To succeed in the increasingly intense global competition, Japan needs to develop high-level human resources and radically enhance its technological strength which will serve as the foundation. In addition, Japan needs to fortify its industrial competitiveness by accelerating infrastructure development.
Various policies to heighten Japan's technological strength are laid out in the Third Science and Technology Basic Plan, but many issues have arisen, including the fact that governmental R&D investment has fallen substantially below the initial plan. Japan needs to steadily implement the Basic Plan and accelerate human resources development and advanced R&D in the field of information and communications technology (ICT) which has major ripple effects on other industries as basic technology. In the area of infrastructure, development of the distribution and transportation network has lagged behind in some regions, creating large bottlenecks to economic development in those areas, and priority investment is called for in both equipments/facilities and services.
Through these measures, Japan will be able to further enhance its productivity and create new demand and jobs.
Creating a safe, secure, and convenient society is an issue that is intimately related to quality of life and is a key issue that the government must address, overcoming the barriers between government offices and ministries and those between regional and national governments.
Japan is among the world's most advanced nations in terms of IC technology and infrastructure; however, the nation lags behind greatly in its application in public systems. With the promotion of e-government, citizens will easily be able to receive government services. Moreover, by building an observation and positioning system that utilizes satellites and by upgrading the transportation system and other infrastructure, Japan should strive to create a comfortable and safe society.
At the same time, it is important that we make it possible for citizens to enjoy safe and secure lives even in our advanced aging society with the declining birthrate. This can be achieved by securing sufficient child daycare and nursing care workers and developing a framework for the local provision of services.
For Japan to revitalize its regions, it is critical that each region make maximum and effective use of its resources and develop new industries and businesses. For example, each region must continue to strive to form local industrial clusters while supporting its small and medium-sized enterprises by taking advantage of the various systems already in place as well as partnerships among industry, academia, and government.
In addition to these conventional efforts, Japan can recover the dynamism of its regional economies and create new jobs by promoting more effective use and enhancement of each region's agriculture and tourism resources. The field of agriculture in particular has great potential to revitalize through reutilizing abandoned cultivated land and expanding partnerships among agriculture, commerce, and industry. We should strive to achieve this through the active support of the government with an eye on using the Special Zones for Structural Reform.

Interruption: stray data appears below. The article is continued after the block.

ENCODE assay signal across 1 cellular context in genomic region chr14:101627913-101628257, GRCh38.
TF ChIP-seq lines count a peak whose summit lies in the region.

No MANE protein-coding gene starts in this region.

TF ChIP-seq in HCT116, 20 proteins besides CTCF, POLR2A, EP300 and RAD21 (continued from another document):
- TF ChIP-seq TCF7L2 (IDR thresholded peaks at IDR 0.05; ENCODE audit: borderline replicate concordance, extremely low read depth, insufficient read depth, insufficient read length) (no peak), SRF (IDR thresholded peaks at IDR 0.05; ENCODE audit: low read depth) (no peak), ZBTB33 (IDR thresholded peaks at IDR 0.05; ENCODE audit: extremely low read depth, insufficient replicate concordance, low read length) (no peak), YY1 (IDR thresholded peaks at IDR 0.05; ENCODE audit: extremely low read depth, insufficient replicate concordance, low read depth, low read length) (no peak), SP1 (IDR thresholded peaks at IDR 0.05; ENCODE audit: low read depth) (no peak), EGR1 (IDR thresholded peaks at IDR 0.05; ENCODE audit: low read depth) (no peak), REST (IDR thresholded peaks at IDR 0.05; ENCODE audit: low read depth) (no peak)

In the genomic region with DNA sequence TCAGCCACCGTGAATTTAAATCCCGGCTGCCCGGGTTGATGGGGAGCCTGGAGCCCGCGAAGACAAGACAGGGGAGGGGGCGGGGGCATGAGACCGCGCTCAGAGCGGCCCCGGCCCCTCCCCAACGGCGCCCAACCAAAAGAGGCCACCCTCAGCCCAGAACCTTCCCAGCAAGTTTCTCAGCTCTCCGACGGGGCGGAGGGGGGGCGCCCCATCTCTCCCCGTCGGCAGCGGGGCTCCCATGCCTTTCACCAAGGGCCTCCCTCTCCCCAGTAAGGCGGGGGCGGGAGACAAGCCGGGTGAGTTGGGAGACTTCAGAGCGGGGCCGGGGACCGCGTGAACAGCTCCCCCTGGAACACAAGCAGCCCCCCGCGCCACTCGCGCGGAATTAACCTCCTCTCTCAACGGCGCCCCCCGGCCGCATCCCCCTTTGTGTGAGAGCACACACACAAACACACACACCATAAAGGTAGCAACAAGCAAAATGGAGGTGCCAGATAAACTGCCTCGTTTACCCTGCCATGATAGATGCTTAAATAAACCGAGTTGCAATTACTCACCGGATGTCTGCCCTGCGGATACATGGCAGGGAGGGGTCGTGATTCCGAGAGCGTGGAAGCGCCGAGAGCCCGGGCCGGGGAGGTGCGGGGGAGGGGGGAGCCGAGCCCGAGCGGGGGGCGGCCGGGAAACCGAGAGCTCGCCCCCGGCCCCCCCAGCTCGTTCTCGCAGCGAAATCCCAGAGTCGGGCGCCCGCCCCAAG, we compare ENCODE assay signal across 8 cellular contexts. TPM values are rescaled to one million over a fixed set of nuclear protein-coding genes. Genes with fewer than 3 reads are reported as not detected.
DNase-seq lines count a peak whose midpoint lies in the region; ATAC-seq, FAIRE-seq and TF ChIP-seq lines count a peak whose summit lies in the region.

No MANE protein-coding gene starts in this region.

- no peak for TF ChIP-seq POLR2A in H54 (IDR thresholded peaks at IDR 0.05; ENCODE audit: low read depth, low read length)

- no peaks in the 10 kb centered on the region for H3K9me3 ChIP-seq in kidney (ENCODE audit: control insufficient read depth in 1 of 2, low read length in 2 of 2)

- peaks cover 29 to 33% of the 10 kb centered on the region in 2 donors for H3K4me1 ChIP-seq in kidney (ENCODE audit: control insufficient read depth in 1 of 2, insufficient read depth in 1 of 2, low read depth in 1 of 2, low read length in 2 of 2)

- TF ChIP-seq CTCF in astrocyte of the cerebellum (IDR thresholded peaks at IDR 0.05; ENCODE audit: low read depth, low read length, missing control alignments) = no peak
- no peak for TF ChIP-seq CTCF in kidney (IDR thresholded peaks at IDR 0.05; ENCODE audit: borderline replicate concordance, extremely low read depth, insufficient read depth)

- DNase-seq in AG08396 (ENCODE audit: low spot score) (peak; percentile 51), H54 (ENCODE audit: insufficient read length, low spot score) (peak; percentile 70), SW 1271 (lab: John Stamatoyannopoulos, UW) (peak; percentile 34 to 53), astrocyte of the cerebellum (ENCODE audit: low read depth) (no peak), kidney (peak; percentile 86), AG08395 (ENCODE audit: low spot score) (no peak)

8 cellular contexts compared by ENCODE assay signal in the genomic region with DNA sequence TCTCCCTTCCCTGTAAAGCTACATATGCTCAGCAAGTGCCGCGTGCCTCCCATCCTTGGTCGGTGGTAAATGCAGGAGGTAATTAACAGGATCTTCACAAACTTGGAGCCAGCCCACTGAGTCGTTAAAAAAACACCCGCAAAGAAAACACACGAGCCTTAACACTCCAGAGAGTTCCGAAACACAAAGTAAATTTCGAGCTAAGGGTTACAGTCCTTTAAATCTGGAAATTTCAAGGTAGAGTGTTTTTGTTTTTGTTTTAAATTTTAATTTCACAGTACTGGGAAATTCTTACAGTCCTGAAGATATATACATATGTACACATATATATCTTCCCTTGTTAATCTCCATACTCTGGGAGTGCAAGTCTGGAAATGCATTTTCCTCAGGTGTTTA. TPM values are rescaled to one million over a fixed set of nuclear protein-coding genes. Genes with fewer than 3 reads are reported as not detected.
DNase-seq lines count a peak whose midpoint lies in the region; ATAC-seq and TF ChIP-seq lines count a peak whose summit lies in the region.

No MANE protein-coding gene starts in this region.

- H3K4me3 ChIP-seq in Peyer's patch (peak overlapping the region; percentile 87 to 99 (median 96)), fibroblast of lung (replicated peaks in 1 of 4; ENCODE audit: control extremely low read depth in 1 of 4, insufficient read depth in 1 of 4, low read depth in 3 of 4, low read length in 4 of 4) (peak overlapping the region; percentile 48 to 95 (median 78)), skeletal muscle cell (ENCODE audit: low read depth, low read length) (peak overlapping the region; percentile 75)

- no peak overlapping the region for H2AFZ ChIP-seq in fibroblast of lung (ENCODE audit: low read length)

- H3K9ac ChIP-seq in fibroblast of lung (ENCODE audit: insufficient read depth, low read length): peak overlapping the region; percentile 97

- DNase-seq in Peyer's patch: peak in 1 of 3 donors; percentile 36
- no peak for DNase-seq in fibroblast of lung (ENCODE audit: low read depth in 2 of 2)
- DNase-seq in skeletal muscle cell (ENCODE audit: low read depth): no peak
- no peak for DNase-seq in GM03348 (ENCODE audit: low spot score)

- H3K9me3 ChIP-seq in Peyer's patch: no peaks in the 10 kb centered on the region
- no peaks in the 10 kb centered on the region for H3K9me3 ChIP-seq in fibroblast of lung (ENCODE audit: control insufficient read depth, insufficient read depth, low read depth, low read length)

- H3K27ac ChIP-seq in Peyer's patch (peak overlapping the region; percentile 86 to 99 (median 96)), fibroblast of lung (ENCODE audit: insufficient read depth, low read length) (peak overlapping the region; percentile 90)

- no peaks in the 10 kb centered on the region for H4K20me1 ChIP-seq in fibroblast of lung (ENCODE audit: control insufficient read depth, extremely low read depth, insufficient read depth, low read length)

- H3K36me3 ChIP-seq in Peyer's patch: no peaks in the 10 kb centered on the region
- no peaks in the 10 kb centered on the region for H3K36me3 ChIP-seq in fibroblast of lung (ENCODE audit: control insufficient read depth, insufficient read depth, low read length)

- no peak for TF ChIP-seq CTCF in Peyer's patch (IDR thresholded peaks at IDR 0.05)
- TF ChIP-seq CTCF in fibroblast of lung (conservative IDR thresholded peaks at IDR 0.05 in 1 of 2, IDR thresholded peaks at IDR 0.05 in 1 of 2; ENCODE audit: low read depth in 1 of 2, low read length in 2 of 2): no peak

At the same time, to promote growth for Japan overall through "reform starting from the regions," Japan should promptly enact the Basic Act on the Promotion of Reorganizing the Current Local Governments ("doshu-sei", a kind of Federation) (provisional name) and give citizens a detailed implementation schedule for the system and then steadily follow the schedule.
Japan's industrial sector boasts one of the world's highest levels of energy efficiency. To create an even more advanced low-carbon society, we must strengthen efforts in the consumer and transport sectors in particular. We need to spread low-carbon technologies, including promoting the introduction by households of highly efficient machines that are energy-saving and use new forms of energy, developing next-generation vehicles and encouraging their use, and improving transportation and urban infrastructure. At the same time, raising the level of recycling technologies and reforming the related social systems are urgent issues for Japan to create a recycling-oriented society.
Japan is a resource-poor nation. From the perspective of energy supply, it is critical that the nation strive to actively harness untapped energy resources in Japan and its coastal seabed and steadily promote nuclear power generation.
By further refining its world-class environmental and energy technologies and promoting society's efforts to spread them, Japan can expand domestic demand through the strengthening of its international competitiveness and the creation of new industries. As such, Japan can play a leadership role in the resolution of global-scale issues.